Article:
A close friend of mine who is enamored with the shiny stuff for personal investment purposes has pointed me to an interesting story around possible gold price manipulation here in the US. The gist of the analysis is that even though the price of gold has increased dramatically worldwide after a fairly boring flatline around the $400 mark for 25 years straight, in 2005, it broke and has climbed in an unusually straight line to its current mid-$1,600 mark). This peculiarly steady climb raises suspicions.
Adding substance to the suspicions, despite the nearly rock-steady increase in gold prices, the open and close prices in the US gold market have consistently fallen over the past 11 years! It's hard to believe until you see the charts. From a worldwide perspective, gold is traded around the clock, which means all the increases are outside the US. The prices increase overseas, and then someone starts to sell off gold (or takes positions to that effect) during the US market hours, and then the gold price increases during overseas market hours, and so the cycle continues. For over a decade! See more detailed analysis here. Do we have anyone among our readership who can chime in and provide further information?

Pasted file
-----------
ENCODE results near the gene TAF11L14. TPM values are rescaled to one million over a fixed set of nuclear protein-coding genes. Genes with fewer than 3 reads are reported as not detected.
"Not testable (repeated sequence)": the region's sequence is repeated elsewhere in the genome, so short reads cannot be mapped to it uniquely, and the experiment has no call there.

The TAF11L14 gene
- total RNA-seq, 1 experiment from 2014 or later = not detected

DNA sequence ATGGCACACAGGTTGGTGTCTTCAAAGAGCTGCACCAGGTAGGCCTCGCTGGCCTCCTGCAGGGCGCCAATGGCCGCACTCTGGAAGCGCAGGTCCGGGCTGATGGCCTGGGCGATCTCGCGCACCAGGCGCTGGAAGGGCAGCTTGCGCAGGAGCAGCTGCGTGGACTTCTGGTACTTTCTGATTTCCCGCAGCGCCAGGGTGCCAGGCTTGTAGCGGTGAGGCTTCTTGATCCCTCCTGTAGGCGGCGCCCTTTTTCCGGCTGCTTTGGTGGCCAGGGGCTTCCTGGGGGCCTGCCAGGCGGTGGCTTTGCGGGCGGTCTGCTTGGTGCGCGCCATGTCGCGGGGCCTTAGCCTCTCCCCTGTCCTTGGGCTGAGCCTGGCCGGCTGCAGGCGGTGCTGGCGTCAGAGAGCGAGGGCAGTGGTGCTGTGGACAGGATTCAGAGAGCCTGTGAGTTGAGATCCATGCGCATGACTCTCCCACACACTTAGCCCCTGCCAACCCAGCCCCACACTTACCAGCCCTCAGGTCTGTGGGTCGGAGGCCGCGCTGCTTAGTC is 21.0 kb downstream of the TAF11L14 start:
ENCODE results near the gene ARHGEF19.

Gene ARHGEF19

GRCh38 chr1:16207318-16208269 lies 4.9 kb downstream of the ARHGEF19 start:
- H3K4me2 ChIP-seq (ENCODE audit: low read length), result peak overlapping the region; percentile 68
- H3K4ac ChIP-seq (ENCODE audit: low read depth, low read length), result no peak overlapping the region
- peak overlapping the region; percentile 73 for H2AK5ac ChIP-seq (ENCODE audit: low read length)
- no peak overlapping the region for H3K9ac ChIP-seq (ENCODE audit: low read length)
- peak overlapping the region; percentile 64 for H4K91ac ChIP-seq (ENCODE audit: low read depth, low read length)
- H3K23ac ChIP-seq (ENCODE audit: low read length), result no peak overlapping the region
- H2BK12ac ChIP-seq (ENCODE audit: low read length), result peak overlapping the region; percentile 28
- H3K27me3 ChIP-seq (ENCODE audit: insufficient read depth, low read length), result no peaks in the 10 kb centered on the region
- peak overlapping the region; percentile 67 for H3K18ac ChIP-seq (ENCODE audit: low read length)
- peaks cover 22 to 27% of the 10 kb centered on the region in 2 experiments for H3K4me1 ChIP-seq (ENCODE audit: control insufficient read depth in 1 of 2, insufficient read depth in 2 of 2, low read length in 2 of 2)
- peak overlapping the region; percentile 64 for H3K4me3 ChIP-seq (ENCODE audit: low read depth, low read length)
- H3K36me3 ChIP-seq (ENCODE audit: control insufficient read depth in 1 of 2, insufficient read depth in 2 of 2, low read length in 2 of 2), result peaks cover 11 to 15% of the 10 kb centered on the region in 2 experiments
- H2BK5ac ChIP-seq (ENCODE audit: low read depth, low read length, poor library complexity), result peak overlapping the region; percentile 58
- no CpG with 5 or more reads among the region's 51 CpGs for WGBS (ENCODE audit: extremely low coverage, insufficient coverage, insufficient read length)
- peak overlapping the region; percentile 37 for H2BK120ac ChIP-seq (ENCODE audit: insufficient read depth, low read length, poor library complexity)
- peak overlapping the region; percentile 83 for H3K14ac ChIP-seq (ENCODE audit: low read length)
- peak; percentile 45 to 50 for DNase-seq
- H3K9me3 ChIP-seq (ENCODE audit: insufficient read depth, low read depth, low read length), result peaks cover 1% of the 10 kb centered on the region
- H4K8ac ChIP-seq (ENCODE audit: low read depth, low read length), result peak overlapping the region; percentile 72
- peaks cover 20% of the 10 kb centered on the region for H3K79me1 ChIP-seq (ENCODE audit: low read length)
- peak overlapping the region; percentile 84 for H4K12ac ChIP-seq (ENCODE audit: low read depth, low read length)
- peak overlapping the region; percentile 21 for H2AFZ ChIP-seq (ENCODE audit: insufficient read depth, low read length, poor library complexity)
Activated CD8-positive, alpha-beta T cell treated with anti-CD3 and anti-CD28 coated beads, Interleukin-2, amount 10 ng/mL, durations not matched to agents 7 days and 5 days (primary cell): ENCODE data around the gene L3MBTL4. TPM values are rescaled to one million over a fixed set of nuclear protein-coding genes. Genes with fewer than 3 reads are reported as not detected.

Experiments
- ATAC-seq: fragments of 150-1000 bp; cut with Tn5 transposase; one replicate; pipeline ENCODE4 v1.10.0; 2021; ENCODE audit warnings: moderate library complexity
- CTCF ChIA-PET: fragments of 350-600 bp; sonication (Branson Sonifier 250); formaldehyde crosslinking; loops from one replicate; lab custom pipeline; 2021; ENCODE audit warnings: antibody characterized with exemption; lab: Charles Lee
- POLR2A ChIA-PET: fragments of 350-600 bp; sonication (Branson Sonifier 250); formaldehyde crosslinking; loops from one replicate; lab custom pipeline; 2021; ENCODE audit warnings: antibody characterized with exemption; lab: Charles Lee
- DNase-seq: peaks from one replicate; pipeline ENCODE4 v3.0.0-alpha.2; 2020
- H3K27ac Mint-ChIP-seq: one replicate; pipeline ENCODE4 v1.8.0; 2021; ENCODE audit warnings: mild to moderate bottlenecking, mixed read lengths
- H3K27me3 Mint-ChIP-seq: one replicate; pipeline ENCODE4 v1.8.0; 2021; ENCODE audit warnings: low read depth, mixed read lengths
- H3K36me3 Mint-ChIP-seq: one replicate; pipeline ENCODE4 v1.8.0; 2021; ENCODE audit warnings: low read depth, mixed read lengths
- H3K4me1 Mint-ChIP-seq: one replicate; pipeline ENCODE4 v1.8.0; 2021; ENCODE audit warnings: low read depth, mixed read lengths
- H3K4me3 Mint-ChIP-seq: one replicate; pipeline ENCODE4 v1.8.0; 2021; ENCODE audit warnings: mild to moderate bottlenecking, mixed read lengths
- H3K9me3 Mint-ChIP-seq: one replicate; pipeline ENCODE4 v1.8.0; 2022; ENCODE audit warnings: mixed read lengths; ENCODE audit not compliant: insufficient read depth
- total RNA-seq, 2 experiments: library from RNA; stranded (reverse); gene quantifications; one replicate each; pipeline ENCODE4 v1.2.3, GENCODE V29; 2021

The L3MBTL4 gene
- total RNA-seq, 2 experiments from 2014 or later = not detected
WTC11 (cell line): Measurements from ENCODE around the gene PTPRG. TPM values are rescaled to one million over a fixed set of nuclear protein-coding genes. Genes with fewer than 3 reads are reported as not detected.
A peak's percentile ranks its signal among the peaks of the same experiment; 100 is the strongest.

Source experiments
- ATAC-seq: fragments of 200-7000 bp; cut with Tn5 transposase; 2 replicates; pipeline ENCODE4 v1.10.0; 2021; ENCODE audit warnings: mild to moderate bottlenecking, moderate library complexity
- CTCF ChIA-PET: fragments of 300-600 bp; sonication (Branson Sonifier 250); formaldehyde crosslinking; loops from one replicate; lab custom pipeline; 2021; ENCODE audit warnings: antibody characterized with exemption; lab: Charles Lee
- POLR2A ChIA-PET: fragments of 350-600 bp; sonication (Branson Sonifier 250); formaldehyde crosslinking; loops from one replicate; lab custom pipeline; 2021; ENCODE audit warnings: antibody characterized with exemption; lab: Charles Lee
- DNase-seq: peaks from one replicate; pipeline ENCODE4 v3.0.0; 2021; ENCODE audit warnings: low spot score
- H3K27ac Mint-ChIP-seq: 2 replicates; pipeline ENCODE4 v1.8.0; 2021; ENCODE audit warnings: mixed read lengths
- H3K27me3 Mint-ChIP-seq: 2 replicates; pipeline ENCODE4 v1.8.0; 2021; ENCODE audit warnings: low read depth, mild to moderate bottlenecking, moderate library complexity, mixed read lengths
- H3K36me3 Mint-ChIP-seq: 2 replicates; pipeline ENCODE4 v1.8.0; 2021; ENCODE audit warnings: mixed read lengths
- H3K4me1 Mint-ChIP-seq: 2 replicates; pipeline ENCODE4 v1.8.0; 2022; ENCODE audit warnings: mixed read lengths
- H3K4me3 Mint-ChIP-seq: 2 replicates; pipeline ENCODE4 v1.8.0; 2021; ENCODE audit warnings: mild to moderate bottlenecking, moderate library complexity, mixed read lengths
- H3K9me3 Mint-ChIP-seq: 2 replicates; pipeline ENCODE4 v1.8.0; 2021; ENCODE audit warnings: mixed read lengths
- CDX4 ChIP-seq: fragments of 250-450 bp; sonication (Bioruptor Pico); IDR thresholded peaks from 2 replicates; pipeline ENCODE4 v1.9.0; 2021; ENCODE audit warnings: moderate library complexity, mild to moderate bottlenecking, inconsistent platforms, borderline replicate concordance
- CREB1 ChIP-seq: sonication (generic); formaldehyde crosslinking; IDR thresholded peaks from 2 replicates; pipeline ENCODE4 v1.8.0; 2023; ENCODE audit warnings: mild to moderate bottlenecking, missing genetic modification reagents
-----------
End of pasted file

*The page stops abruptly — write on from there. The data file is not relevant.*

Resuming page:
On a related note, although I'm not saying that Fort Knox is empty these days, the US Mint states that Fort Knox currently holds a little over 147 million ounces of gold, which is a reduction from almost 650 million ounces during WWII. The Mint also states that the current amount has not changed for many years. Interestingly, the Mint does not mark to market -- being the government, they can exempt themselves from their own rules, I suppose -- so on the government's books, the reserves are valued at right over $42 per ounce. That means that the Mint carries $6 billion on its books whereas the market value is currently around $240 billion -- a slight understatement.
Seriously, why does Fort Knox sit on any gold at all? The dollar hasn't been exchangeable for gold in many years. Recall the old dollar bills with the "redeemable in gold on demand" print -- private citizens enjoyed this before FDR outlawed private possession of various forms of gold currency about 80 years ago. Finally, Nixon did away with the last aspects of dollar-gold links early in his administration. So, assuming we actually still have gold in there -- why? It's a total mystery. It would be better to either sell it off to pay off the national debt, or allow US taxpayers to buy back the gold at its book value. Hey, I'll even pay $50 per ounce!